Finances and Benefits
Finances and benefits
Many people experiencing domestic abuse worry about whether they’ll have enough money to live on if they separate from their partner. It might be that they have controlled all of the household finances and you aren’t used to dealing with these, or you have been looking after children and not in paid work or working part-time.
There are welfare benefits (money) you can get to support yourself and your children either if you leave your home or you stay in your home and have your partner removed. These include:
- Income Support
- Jobseekers Allowance (JSA)
- Housing Benefit
- Child Benefit
- Child Tax Credits
- Pension Credits
- Employment Support Allowance
If you are making a new claim for JSA or already receiving it and have experienced domestic abuse you may be eligible for the Jobseeker’s Allowance Domestic Violence (DV) Easement. This exempts JSA claimants from attending job seeking activities and to be actively seeking employment for up to 13 weeks.
Universal Credit is the new benefit system that has replaced many of the benefits and tax credits listed above with a single monthly payment. The roll-out of Universal Credit was completed in December 2018 and anyone who is still receiving one or more of the older benefits are due to be switched to Universal Credit by the end of 2023.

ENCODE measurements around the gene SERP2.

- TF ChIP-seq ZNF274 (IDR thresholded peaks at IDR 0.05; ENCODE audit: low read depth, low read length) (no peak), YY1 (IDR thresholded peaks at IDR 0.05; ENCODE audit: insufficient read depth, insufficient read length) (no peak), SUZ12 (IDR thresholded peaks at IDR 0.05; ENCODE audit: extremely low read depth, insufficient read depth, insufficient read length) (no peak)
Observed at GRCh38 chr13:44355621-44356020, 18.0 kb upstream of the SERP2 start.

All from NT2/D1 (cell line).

If you are applying for or receiving Universal credit and you are experiencing domestic abuse, you may be able to get some extra support. For example:
- A break from looking for work or any work-related requirements
- Alternative payment arrangements if you claim as a couple and want the payment to be split into two bank accounts instead of one
- Support to open a new claim as a single claimant if you have left the relationship
- Receiving the housing element of Universal Credit for both a former permanent home and temporary accommodation.
If your claim is turned down, you have the right to appeal. You can ask Women’s Aid or Citizen’s Advice to help you with this.
You may be able to get a Crisis Grant or a Community Care Grant from the Scottish Welfare Fund by applying to your local council. These are one-off payments designed to help you meet urgent living costs in emergency situation or to help you to settle in a new home, for example, if you are fleeing domestic abuse.
If you’re in financial crisis, professionals such as social workers, health care professionals, Citizen’s Advice, and Women’s Aid may be able to refer you to a food bank with a voucher to receive short-term, emergency support with food. You can contact your local food bank to find out who their referral partners are.
Who else can help?
It is a good idea to get advice when applying for benefits. Women’s Aid and Citizen’s Advice have lots of experience of helping people apply.
If you are a woman experiencing domestic abuse, you can contact a local Women’s Aid service. Women’s Aid specialise in supporting women and children affected by domestic abuse and may be able to help with emotional and practical support, including practical support with benefits.
Find your nearest Women’s Aid group: https://womensaid.scot/find-nearest-wa-group/
Citizen’s Advice will be able to provide information and help you to understand what your rights are in lots of areas, including housing, social security, finances, and immigration. This includes practical support about benefits.